Photo of Tess Holliday from madmoizelle.com
In May, People Magazine put out its “body issue.” Normally, the person gracing the cover is some starlet or something who has a “perfect” bod and is into working out and all that. However, in 2015, the chosen cover model was Tess Holliday, a self-made, social media, plus sized model who landed a half a million dollar contract with a major modeling agency.
(The headline on the magazine says that she is a size 22. Considering I am five inches shorter and at the moment between an 18 and a 20 with clearly defined joints and nowhere close to the rolls, somehow, I doubt that.)
It seems that People Magazine, among mainstream media outlets, are captivated with the 29-year old’s story of using food as a coping mechanism after a traumatic incident when she was nine. It happens. It happens a lot. And just as happened to so many of us who are rounder thanks to the set of genes God gave us, although not morbidly obese as this young lady is even if she does not want to admit to it, she was ridiculed and shamed by her peer group for her weight, which, of course, only made the problem worse.
Obesity in the United States is a raging problem. The causes are multi-faceted. The American food supply is loaded with offerings that are no where close to wholesome. Therefore, addictive comfort food is cheap and easy to come by in a society that is ruled by the pressures of competition whether we like it or not. In this environment, obesity becomes a self-perpetuating problem. However, rather than accepting that this problem exists, and that humans are fairly mean, Holliday did not work toward a way to reach a healthier weight while acquiring mental bulwarks. She decided to change her name from Ryann Hoven and start #effyourbeautystandards instead.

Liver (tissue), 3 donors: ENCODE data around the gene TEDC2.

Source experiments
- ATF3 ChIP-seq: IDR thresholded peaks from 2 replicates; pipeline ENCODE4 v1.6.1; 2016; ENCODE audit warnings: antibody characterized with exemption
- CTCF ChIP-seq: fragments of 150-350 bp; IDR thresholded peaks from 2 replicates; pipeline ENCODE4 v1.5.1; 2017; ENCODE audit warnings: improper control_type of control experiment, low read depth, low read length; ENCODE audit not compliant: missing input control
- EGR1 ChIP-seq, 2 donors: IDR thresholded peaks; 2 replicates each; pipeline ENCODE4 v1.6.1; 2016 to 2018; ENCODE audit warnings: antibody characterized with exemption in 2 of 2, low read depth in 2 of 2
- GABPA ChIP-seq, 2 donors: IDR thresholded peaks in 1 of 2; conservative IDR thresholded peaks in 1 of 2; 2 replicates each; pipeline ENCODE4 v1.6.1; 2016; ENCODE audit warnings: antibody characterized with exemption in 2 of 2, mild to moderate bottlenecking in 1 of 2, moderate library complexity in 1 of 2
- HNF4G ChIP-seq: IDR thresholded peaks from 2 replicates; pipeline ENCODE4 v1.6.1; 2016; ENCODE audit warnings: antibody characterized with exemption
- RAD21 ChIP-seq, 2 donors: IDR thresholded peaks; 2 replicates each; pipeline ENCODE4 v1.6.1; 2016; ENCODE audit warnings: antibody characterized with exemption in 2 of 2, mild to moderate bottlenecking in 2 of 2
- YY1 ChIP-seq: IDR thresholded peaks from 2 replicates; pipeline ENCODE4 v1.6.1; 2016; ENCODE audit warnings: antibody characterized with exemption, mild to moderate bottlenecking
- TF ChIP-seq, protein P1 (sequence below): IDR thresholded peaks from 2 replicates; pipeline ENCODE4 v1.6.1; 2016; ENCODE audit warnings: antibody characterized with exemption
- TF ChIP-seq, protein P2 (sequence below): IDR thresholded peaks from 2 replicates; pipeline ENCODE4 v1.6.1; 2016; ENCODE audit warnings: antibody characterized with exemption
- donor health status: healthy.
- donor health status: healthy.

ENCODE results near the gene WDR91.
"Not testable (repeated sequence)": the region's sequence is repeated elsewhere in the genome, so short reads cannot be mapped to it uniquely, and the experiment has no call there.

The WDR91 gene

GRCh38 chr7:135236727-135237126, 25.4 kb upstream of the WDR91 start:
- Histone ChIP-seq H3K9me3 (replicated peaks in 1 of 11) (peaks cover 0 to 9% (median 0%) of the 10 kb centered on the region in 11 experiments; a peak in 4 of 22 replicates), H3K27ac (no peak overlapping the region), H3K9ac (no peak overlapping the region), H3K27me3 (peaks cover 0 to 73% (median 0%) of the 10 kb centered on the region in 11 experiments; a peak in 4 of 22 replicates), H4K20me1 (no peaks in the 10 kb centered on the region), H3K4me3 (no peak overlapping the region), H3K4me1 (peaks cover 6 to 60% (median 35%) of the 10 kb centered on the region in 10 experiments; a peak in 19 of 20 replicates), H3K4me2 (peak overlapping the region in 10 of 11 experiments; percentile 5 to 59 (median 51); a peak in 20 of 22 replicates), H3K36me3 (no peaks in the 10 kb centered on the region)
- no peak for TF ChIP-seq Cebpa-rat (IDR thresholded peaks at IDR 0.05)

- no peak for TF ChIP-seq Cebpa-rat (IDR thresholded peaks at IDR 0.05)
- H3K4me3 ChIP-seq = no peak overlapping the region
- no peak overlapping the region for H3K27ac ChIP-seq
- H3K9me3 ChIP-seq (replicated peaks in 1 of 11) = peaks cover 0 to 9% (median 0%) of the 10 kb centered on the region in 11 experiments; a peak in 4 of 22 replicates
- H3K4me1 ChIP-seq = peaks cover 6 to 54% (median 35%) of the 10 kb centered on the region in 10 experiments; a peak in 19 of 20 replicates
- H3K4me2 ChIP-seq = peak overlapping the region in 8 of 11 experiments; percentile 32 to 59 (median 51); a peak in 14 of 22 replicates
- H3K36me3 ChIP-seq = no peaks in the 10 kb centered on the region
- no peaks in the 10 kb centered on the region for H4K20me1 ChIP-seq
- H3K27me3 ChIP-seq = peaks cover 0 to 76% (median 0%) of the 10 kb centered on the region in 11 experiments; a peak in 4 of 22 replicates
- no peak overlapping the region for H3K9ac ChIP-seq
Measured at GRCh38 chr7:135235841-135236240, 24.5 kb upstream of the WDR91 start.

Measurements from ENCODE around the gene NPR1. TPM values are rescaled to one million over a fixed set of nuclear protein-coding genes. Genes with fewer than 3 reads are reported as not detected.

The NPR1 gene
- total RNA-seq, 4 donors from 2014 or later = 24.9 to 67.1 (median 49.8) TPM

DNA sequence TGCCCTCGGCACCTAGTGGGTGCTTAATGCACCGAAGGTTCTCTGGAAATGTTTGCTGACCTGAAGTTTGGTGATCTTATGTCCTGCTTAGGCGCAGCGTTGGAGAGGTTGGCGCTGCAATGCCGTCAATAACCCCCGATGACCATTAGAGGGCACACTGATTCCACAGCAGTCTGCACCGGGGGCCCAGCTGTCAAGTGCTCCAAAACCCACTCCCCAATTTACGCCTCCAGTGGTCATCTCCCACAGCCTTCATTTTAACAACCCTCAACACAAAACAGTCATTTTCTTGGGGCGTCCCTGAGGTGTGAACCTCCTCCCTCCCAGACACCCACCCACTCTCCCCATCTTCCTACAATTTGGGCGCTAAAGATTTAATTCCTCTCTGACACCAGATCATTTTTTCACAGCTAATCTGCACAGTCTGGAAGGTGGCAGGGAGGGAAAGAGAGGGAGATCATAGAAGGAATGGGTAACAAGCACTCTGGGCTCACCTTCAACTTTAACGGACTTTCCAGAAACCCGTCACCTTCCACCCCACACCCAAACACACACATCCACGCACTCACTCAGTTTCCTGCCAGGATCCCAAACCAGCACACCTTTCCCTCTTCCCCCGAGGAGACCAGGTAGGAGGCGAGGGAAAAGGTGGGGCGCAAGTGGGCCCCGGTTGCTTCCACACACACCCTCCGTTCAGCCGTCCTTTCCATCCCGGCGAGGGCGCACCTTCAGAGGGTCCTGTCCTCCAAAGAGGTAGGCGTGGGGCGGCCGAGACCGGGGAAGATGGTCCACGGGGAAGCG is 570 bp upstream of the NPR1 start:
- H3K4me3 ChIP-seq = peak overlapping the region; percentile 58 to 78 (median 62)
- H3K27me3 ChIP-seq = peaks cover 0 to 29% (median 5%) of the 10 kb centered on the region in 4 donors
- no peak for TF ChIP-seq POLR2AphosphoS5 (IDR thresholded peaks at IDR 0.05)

While many of us curvaceous girls out here who do not meet the 5’7″ size 0 threshold and look awful in skinny jeans can relate, there’s a difference between working to change beauty standards away from the unrealistic and celebrating truly fat girls who are at incredibly unhealthy weights. That is what this model, and a world-famous photographer, Yossi Loloi, (he has been snapping hundreds of pictures of plus sized girls) do not seem to understand. While the whole “fat shaming” bullying thing DOES need to go away – even if it never will, humans being what they are – glorifying weights that put women in grave danger of developing any number of metabolic conditions does a great disservice to women.
The question, though, is why is this suddenly an issue given the long-time emphasis from the medical community on the dangers of being overweight? An April 16 youtube video by Paul Joseph Watson asks that very question although not in the same words. (This stirred up the conspiracy people, and Alex Jones printed a transcript on his site.) The answer could be as simple as Mr. Loloi’s ideas:
Loloi believes that by venerating obesity he is challenging the “dictatorship of esthetics”…. “I believe there are several ways to what is perceived as beauty, it is not measurable and has not got a standard size,” claims Loloi.
Unfortunately, as Watson points out, when it comes to women attracting men science disagrees. Those of us girls who don’t have the optimal hip to waist ratio that multiple studies have revealed know it, too (and we want empire waists to return so the guys can’t see what ours are with our clothes on). Glorifying and venerating fat, as Watson puts it, is not going to change nature.
Given the growing obesity problem, the question Watson raises on why the veneration, recognition, and apologetics from the mainstream media on honest to God unhealthy fat is rather important. Yes, increasingly, obese people are demanding and receiving concessions. Yes, there are markets for products that do the accommodating rather than inspiring these people to change their eating and exercise habits. Yes, there are obese people who are beautiful, and even some that are healthy. But, to what end do we celebrate fat?
For those of us who just want to get into our summer wardrobes and are combating the extra inches with a lot of walking and eating of real, fresh foods and limiting carbs, that question hangs in the air. Why would People Magazine, long known for putting trim bodies on its cover opt for a short, fat, tattooed model instead? Do they really think that obesity is that attractive?